Custody battles can be messy and heartbreaking, so it’s understandable that a person going through such a thing would seek support and guidance from others who have been there.
According to a recent article from Buzzfeed News, in one part of the world, dads going through separations have turned to Facebook groups meant to offer support for that situation. Instead, fellow members are providing them with harmful and inaccurate advice.
Buzzfeed reports that there are several active Facebook groups filled with hundreds of men frustrated with Australia’s Family Court System. The advice they’re receiving to cope with those grievances include making video or audio recordings of their partners without their knowledge, recording court proceedings, refusing to acknowledge the sovereignty of Australian law, and representing oneself in court.
In the Buzzfeed article, Adam Jones, a family law solicitor, was able to share some insight on why so many dads going through a separation are even turning to social media as some of his clients have participated in these groups. “When you’re in a high conflict situation, you become anxious, and you become obsessed, and it becomes a bit of an echo chamber. Legal aid isn’t available unless you’re right down the bottom of the ladder. Facebook lawyers are, for many dads, the ‘go-to’ place.”
But Wendy Kayler-Thomson, Forte Family Lawyers partner and the Law Council of Australia’s Family Law Section’s immediate past chair, who was asked by Buzzfeed to review five examples of posts shared in these Facebook groups, deemed the advice ill-advised or promoting illegal activity.
In most circumstances, “it would be illegal for someone to surveil their ex-partners without their knowledge in order to get evidence of their behavior to use against them in court,” Kayler-Thomson said in a statement. “Even if the court uses their discretion to admit the recording into evidence. That person still might be charged with a criminal offense,” she said.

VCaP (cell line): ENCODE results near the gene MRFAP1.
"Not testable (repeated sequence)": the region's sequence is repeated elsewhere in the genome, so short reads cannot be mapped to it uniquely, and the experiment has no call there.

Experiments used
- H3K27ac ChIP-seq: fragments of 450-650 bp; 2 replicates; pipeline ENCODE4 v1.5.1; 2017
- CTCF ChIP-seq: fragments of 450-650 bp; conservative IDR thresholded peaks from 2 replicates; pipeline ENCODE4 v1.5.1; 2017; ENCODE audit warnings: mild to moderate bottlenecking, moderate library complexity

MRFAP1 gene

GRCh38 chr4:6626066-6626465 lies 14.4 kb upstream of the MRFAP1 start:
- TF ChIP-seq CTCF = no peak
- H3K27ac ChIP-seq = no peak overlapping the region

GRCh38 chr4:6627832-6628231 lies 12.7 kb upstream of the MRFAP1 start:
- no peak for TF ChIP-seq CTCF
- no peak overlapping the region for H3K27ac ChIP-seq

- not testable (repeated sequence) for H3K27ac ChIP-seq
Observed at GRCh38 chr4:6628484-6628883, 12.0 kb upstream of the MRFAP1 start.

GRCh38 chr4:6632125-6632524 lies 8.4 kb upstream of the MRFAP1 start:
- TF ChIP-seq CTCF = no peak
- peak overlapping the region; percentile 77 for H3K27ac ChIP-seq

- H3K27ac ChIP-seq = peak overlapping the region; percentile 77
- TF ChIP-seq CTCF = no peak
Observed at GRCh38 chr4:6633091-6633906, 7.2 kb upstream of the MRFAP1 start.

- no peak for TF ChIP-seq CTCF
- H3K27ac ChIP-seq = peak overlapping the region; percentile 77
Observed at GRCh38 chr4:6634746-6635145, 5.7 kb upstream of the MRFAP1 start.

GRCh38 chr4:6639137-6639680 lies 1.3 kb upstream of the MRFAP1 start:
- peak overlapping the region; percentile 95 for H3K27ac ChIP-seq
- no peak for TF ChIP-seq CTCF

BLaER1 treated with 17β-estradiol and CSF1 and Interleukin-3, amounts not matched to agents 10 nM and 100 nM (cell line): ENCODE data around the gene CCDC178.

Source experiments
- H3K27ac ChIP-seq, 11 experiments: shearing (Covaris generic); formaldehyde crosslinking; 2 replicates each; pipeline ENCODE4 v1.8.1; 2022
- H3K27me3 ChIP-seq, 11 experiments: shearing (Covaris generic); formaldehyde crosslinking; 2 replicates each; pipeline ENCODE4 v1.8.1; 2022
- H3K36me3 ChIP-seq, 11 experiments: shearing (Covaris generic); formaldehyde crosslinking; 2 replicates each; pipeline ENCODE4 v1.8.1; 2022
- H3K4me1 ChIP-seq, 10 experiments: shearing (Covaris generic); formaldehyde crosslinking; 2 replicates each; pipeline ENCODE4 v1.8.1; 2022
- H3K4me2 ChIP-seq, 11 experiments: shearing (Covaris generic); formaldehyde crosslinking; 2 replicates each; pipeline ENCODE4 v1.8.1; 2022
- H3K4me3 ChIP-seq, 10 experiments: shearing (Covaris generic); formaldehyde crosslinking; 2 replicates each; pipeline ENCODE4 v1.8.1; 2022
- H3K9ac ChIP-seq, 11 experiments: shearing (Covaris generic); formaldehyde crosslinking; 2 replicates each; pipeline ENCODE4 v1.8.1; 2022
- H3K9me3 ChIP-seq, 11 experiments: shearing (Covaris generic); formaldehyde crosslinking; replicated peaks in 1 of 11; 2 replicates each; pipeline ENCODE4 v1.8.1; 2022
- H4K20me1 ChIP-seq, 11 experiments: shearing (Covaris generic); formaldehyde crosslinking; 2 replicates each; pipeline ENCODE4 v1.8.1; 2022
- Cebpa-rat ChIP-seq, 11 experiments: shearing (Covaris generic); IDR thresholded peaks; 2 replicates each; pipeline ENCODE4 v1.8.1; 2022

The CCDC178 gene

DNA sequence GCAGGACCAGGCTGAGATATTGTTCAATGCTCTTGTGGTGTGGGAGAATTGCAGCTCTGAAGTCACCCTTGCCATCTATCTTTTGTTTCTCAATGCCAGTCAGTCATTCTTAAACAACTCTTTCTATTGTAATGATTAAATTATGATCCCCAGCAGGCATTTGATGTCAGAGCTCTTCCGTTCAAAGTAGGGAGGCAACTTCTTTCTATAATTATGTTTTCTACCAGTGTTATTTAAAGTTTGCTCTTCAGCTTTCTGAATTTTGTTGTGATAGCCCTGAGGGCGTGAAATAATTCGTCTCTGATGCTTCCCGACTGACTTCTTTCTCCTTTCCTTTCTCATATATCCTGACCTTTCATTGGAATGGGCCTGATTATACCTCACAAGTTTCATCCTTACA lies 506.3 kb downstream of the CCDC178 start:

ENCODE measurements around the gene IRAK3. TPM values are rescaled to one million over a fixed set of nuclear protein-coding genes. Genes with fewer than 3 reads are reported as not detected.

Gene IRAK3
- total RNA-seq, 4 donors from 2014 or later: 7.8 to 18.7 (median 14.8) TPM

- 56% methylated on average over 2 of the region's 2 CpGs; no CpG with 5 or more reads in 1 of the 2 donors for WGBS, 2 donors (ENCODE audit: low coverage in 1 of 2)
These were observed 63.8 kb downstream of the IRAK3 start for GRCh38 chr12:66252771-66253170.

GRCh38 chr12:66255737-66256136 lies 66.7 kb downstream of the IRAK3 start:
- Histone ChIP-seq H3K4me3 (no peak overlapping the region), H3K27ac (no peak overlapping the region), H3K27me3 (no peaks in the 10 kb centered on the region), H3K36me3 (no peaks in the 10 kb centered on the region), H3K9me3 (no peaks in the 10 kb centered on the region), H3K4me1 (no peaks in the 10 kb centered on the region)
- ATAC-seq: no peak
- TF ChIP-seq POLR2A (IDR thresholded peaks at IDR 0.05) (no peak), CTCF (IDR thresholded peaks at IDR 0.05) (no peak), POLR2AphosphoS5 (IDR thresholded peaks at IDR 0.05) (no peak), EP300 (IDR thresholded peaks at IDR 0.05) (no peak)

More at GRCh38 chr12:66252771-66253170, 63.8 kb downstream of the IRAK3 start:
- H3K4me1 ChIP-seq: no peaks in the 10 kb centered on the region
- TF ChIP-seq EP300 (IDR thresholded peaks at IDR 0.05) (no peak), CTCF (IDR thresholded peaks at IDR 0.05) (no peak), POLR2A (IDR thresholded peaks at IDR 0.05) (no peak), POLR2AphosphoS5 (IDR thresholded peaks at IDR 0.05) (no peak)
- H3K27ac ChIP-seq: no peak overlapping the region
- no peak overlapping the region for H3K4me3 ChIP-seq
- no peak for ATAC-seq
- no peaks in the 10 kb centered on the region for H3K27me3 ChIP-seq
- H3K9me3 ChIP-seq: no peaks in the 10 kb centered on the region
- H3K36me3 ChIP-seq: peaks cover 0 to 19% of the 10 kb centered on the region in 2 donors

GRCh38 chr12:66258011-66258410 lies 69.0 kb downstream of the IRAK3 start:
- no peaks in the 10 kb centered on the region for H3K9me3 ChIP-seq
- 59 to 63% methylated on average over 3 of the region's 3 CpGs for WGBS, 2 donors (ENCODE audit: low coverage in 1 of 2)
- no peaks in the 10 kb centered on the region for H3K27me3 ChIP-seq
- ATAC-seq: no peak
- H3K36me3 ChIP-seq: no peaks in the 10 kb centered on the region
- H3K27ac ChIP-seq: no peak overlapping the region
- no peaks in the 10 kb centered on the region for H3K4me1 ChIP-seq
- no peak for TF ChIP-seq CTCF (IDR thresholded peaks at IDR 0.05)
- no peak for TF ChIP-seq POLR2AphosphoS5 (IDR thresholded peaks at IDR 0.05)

In the U.S., it depends where you live to determine if it’s legal to secretly record your spouse for evidence in your divorce. According to an article on divorcemag.com, penned by Robyn E. Ross, Esq, in the U.S., most states only require one party to consent to the conversation being recorded, but there are states that require both parties to consent to recording a conversation. Furthermore, “No matter what state you are in, you may not plant recording devices in your spouse’s vehicle or even rooms within your own home to secretly record your spouse having conversations to which you are not a party,” Ross advised.
And, is it legal to record every interaction, including court proceedings? Buzzfeed reports that doing so is illegal in Australia and punishment could include a fine of up to $8,000. According to a FindLaw blog post written by Ephrat Livni, Esq., in the U.S., “You can record court proceedings in a state where doing so does not violate court rules. But most states do prohibit court recordings and few allow cell phone use in a courtroom, so you may be breaking the rules by bringing a recording device in at all.”
Kayler-Thomson also warned against representing oneself in family court. “Family law disputes are highly emotional, and it can be difficult to objectively and correctly assess the strength of your position. It can also be difficult to understand how to best present your evidence and follow the rules of the court.”
Photos and memes that reveal the deep frustration of the members are posted frequently in these Facebook groups too. One, screengrabbed by Buzzfeed, said “Family Courts is a scam. Power to parents fighting this evil machine.” Another said, “The Family Courts are destroying men’s lives and their kids. Stop the war on dads.” Even more alarming, one post in a Facebook group with over 19,000 followers asked, “If a father was to grab his children and run on the 1st of December just to prove what it feels like to be alienated, is it wrong?”
On the Buzzfeed Facebook page, several users reacting to the story said that the family court system in the U.S. tends to be biased against dads. One user wrote, “Maybe if dads got a fairer chance, they wouldn’t have to resort to this.”
See the full article here.